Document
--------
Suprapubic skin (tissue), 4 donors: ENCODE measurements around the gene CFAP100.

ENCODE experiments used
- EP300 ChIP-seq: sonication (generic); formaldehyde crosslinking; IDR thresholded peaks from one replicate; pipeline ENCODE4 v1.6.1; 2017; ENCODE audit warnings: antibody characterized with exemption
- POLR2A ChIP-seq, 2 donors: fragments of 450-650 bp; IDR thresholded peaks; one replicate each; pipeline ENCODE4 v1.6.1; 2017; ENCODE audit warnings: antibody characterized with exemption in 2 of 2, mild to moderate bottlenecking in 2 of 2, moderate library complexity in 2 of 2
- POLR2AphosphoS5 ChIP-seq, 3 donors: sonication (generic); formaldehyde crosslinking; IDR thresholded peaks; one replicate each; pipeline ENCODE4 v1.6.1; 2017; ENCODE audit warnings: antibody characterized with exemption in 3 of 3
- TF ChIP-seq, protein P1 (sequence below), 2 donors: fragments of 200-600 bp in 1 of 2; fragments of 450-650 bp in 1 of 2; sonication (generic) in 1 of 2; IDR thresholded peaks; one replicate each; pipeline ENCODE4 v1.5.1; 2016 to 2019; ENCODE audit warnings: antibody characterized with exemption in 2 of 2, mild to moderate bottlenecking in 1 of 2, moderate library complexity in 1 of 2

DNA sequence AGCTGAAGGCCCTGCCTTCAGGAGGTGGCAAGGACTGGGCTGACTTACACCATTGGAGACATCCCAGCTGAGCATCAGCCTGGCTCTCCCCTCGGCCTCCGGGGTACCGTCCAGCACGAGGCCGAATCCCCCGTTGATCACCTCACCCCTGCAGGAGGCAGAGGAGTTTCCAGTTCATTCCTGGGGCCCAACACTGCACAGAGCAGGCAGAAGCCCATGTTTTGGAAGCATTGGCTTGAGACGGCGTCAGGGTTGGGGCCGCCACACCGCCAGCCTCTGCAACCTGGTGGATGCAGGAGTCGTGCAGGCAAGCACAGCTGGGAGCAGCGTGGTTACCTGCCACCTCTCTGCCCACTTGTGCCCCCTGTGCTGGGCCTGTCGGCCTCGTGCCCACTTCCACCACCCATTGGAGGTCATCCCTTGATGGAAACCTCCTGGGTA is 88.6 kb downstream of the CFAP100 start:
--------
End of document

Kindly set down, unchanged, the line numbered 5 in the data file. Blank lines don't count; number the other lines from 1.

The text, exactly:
- POLR2AphosphoS5 ChIP-seq, 3 donors: sonication (generic); formaldehyde crosslinking; IDR thresholded peaks; one replicate each; pipeline ENCODE4 v1.6.1; 2017; ENCODE audit warnings: antibody characterized with exemption in 3 of 3